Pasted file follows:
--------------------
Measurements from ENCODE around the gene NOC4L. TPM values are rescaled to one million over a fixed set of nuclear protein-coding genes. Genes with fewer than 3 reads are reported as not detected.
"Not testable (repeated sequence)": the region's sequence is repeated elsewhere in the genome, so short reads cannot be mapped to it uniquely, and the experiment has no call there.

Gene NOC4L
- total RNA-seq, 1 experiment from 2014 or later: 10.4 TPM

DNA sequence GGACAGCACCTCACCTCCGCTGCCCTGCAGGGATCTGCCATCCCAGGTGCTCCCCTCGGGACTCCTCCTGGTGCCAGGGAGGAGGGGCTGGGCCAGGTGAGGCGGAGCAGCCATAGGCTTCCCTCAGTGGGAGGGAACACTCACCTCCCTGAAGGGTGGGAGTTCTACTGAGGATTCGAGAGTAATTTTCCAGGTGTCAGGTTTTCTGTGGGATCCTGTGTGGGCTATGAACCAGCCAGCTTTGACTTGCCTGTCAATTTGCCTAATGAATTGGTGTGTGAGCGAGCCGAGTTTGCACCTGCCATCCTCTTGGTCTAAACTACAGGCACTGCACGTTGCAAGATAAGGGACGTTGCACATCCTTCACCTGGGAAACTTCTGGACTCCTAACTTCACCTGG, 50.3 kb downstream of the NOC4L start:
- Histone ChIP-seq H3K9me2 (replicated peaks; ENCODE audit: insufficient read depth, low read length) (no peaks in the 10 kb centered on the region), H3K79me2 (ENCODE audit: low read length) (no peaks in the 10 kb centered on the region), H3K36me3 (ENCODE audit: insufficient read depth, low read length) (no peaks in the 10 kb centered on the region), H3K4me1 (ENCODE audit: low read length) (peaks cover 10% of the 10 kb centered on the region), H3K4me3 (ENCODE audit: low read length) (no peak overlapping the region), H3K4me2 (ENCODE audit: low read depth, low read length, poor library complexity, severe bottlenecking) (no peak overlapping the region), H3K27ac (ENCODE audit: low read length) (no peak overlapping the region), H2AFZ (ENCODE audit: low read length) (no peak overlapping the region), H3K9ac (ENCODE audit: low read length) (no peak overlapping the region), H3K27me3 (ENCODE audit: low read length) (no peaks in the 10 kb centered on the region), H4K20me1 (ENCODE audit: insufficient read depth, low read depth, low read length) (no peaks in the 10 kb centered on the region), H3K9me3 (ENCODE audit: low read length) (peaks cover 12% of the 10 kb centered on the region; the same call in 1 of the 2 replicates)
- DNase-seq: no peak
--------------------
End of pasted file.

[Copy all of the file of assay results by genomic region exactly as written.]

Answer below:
Measurements from ENCODE around the gene NOC4L. TPM values are rescaled to one million over a fixed set of nuclear protein-coding genes. Genes with fewer than 3 reads are reported as not detected.
"Not testable (repeated sequence)": the region's sequence is repeated elsewhere in the genome, so short reads cannot be mapped to it uniquely, and the experiment has no call there.

Gene NOC4L
- total RNA-seq, 1 experiment from 2014 or later: 10.4 TPM

DNA sequence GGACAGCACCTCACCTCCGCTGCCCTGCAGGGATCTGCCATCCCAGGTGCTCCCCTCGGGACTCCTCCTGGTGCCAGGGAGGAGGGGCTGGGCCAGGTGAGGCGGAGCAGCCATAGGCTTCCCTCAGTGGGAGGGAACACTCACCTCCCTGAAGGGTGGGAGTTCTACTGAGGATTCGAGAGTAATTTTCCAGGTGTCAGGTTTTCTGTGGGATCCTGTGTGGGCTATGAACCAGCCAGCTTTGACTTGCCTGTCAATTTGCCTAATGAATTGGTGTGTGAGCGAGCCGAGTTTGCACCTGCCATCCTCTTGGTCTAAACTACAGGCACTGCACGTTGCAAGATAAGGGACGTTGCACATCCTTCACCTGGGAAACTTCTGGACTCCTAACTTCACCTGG, 50.3 kb downstream of the NOC4L start:
- Histone ChIP-seq H3K9me2 (replicated peaks; ENCODE audit: insufficient read depth, low read length) (no peaks in the 10 kb centered on the region), H3K79me2 (ENCODE audit: low read length) (no peaks in the 10 kb centered on the region), H3K36me3 (ENCODE audit: insufficient read depth, low read length) (no peaks in the 10 kb centered on the region), H3K4me1 (ENCODE audit: low read length) (peaks cover 10% of the 10 kb centered on the region), H3K4me3 (ENCODE audit: low read length) (no peak overlapping the region), H3K4me2 (ENCODE audit: low read depth, low read length, poor library complexity, severe bottlenecking) (no peak overlapping the region), H3K27ac (ENCODE audit: low read length) (no peak overlapping the region), H2AFZ (ENCODE audit: low read length) (no peak overlapping the region), H3K9ac (ENCODE audit: low read length) (no peak overlapping the region), H3K27me3 (ENCODE audit: low read length) (no peaks in the 10 kb centered on the region), H4K20me1 (ENCODE audit: insufficient read depth, low read depth, low read length) (no peaks in the 10 kb centered on the region), H3K9me3 (ENCODE audit: low read length) (peaks cover 12% of the 10 kb centered on the region; the same call in 1 of the 2 replicates)
- DNase-seq: no peak